It's me! Photo by Justin
Nepal on Foot – Day 1: From Tribhuvan Airport to Bhaktapur

Nepal on Foot – Day 1: From Tribhuvan Airport to Bhaktapur

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Nepal on Foot from Kindred on Vimeo.


Overview: 8 days in Nepal

Our flights, itineraries, and hikes were all D-I-Y and based mostly on first-hand experience, online research, and inquiries. As a way of giving back and adding to the resource pool, here are itemized per-day blog posts that I’m hoping future Nepal hikers will find helpful.

  1. Summary
  2. Currently reading: Day 1: From Tribhuvan Airport to Bhaktapur
  3. Day 2: From Bhaktapur to Nagarkot
  4. Day 3: From Nagarkot to Thamel, and the Nagarkot Panoramic Hike
  5. Day 4: From Thamel to Pokhara, from Pokhara to Deurali Himalayan Resort (coming soon)
  6. Day 5: The Annapurnas: Phedi – Dhampus Village – Australian Camp Hike (coming soon)
  7. Day 6: The Annapurnas: Australian Camp – Kande Hike, From Kande to Pokhara Lakeside (coming soon)
  8. Day 7: From Pokhara to Patan, Kathmandu (coming soon)
  9. Day 8: Patan, Kathmandu to Bangkok, Thailand (coming soon)


Day 1: Itinerary

  • 10:00 am (GMT+8:00) – Departed KUL via Nepal Air RA 416
  • 2:00 pm (GMT+5:45 from hereon) – Arrived in KTM / Tribhuvan Airport. Secured visa, exchanged currency, bought NCell SIM card, hailed a taxi.
  • 4:00 pm – Arrived in Bhaktapur. Secured Bhaktapur UNESCO fee. Checked-in at Shiva Guest House.
  • 4:30 pm – Early dinner and tea at Cafe Nyatapola
  • 5:30 pm – Walked Bhaktapur streets
  • 7:00 pm – Back in Shiva Guest House

See footnote for detailed expenses.

Nepal Airlines and Tribhuvan International Airport


Required: Visa forms and payment (10 mins) > Immigration (5 mins)

Optional: Baggage carousel (1 hour) > currency exchange (15 mins) > SIM card (15 mins)


Weary-looking male migrant workers comprised about 90% of our flight to Kathmandu. The common denominator for each returning citizen was a paper travel document, and not one trolley was without a 40-inch TV waiting to be flown home.

Landing in TIA. Photo by Justin

Losing already 2 hours to flight delay and later on 1 hour at the baggage carousel, I would say that flying in was the day’s most problematic part. Nepal Airlines served curry meals (5-stars!) and hot tea, but offered no entertainment system, no pillow, no blanket. You could tell the Boeing 757 has seen better years. The washroom was of the cleanliness level of a public restroom. Justin’s seat pocket fell off a couple of times when he took the magazine out.

At this point, we were just laughing at how ridiculous this trip was turning out to be.

Of course, as a consumer, I demand and expect more from a flagship carrier airline. But I wasn’t going to let this ruin anyone’s day. We stayed positive, kept an open-mind, and quietly vowed to take a different airline next time. We had so much to look forward to, anyway.

Just like that, we looked outside our window and got our first rewarding glimpse of the Western Himalayan Range.

The Western Himalayan Range via KUL-KTM RA 416 flight. Photo by Justin. Watch the video below.


A few days back over dinner a well-traveled friend of ours shared his dismay about our booking with Nepal Airlines. I usually take travel advice with a grain of salt – but this one – maaan, we should have listened! In hindsight, that was our first warning. Charged to experience, I guess.


Securing our visas and the Immigration line was the quickest part. 5 mins of pleasantries, hardly any personal questions, and a quick exchange of basic Nepali and Filipino greetings with the Immigration Officer (their way of interviewing us, perhaps), then we were off to the baggage carousel for what would be a 1 hour wait.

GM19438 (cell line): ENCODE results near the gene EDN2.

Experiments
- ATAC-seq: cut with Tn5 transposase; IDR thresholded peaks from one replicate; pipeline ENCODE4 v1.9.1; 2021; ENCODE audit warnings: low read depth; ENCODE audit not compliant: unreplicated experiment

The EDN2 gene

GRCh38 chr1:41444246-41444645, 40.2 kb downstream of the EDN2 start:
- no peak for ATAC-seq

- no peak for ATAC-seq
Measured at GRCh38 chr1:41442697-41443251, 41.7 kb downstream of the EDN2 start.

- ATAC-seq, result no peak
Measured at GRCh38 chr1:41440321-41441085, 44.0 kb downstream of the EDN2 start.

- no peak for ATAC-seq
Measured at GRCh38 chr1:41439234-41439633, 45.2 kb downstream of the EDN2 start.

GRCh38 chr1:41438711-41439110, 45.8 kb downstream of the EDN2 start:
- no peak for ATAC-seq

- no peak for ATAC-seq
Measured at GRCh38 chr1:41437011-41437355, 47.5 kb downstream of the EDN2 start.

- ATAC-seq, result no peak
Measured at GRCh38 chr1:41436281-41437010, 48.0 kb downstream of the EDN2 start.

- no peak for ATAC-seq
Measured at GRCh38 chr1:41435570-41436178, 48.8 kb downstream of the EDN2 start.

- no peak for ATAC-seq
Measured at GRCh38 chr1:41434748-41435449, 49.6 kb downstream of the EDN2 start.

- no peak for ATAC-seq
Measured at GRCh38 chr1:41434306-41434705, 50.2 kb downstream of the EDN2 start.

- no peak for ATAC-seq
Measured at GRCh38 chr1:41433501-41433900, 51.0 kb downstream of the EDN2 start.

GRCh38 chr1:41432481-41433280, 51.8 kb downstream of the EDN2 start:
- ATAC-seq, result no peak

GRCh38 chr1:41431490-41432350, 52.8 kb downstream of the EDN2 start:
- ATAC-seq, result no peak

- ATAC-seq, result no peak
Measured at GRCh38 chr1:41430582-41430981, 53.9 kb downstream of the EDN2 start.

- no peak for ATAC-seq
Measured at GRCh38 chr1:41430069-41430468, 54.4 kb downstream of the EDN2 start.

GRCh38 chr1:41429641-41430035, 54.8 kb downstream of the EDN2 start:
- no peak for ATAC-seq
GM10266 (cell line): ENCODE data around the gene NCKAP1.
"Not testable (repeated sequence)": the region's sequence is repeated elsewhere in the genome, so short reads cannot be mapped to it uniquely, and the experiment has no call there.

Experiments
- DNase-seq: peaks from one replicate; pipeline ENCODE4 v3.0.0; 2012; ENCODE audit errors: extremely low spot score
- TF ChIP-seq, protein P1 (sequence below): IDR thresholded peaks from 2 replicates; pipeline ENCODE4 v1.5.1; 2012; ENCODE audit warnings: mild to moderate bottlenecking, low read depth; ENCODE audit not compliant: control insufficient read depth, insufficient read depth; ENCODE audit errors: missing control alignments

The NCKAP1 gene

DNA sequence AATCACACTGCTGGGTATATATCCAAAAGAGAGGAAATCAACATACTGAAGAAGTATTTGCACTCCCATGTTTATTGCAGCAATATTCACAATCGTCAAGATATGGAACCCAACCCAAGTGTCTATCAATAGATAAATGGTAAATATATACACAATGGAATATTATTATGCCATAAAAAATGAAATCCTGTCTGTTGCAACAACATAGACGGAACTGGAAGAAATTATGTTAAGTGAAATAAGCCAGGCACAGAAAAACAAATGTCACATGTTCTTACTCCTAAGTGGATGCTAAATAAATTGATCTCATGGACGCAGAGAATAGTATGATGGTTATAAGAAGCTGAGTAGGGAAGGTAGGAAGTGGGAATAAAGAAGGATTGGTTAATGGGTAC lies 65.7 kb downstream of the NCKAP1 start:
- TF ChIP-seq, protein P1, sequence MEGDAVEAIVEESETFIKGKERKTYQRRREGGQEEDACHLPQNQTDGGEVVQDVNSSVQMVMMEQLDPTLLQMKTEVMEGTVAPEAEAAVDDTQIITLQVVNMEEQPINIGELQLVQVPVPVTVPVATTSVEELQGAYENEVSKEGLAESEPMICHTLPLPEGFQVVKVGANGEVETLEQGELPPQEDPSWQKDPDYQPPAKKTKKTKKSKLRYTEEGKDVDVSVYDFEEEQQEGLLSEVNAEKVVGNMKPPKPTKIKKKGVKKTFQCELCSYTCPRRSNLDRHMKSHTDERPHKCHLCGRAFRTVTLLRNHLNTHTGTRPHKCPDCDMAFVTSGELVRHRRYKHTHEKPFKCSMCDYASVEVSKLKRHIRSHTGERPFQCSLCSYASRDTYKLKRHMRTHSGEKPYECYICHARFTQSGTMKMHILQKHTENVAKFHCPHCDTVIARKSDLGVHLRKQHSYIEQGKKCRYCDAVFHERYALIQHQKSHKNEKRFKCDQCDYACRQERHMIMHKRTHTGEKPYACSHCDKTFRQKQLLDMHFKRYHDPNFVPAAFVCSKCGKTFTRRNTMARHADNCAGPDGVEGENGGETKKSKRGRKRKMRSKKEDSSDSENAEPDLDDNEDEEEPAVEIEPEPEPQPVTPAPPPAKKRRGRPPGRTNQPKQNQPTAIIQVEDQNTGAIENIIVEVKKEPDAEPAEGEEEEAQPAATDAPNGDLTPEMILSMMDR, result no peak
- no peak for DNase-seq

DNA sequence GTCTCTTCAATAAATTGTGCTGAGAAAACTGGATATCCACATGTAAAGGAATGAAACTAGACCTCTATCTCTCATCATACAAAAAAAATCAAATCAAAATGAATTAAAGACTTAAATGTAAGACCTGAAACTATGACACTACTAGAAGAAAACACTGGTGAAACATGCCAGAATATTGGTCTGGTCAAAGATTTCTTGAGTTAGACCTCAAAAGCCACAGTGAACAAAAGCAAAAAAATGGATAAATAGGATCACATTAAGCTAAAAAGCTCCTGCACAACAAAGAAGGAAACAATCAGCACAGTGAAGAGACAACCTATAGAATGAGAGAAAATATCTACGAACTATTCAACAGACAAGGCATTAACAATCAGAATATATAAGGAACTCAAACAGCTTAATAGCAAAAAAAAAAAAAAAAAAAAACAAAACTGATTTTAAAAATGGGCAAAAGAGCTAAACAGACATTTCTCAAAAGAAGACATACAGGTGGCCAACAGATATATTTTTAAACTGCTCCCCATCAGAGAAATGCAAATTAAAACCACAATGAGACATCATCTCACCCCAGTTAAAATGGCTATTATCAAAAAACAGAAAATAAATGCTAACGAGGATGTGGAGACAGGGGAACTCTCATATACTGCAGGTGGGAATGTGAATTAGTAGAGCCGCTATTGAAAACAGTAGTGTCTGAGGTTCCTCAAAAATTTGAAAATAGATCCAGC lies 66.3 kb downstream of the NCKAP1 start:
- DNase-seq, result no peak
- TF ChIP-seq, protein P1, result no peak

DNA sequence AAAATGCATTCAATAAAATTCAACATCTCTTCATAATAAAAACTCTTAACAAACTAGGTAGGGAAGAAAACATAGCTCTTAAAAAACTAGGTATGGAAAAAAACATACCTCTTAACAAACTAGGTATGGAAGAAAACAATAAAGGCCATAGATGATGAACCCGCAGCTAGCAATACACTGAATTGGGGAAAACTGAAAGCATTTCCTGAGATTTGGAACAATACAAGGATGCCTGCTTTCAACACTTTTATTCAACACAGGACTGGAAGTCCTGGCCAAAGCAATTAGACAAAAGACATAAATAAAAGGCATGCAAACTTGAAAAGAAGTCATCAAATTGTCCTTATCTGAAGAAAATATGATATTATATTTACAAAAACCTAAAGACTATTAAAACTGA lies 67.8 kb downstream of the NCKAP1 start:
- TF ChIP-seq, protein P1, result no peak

Baggage carousel. We had checked-in a medium North Face basecamp duffel bag that had to contend with a sea of bubble-wrapped boxes of television sets and oversized luggages. As frequent travellers, Justin and I saw and identified with the Nepalis itching to get the hell out of the airport and get home. We sat from afar and waited for our bag to turn up and left the Nepalis to welcome their belongings. After all, we were the visitors, and visitors gave way.

Currency exchange. The first currency exchange kiosk on the left side of the exit is not a bank. They provided an exchange receipt and that was OK for us.

Count. Ask for a receipt.

Lining up. Queues would seem long and busy at first. What you have to understand about lining up in Nepal is that most of the time, there is hardly any single, visible line. We noticed that most locals liked to stand close and wait. They are cool, relaxed folks like that. 10 people crowding a kiosk may mean only 3 of them are actually waiting to be serviced. The rest could be awaiting friends or relatives or casual bystanders.

  • It’s always best to check if you’re indeed lining up in the correct lane. Otherwise, you could be standing around and before you know it, you’ve lost 15 minutes just ~hanging out~.
  • It’s OK to ask the last person in line
  • First ask if s/he would converse in English. Be mindful that not everyone speaks it.

SIM Cards, getting a taxi out of TIA, and those pesky “sitters”

Mobile data is a non-negotiable travel need for me. I picked up an NCell SIM card while Justin went outside to the arrival parking area (note: not the airport taxi service) to scout for a ride to Bhaktapur. Bhaktapur was 11 Km and 30 mins away and our max taxi budget was 1500 Nrs. Justin came back with a taxi driver and a 1000 Nrs deal. NOT BAD, RITE?

What was strange was there was a third guy, Taxi Driver’s Friend, who knew my name. He said they were, as a matter of fact, expecting us. I never pre-booked a taxi, so this was already a red flag for me.


Backstory: Shiva Guest House, our pre-booked lodging in Bhaktapur, offered us airport pick-up service for 2000 Nrs, which we politely declined. Turns out it was a good call. Of course they were charging me both ways for the driver’s roundtrip to the airport and back to the hotel. I didn’t need that expense on my back if I could find a cheaper alternative.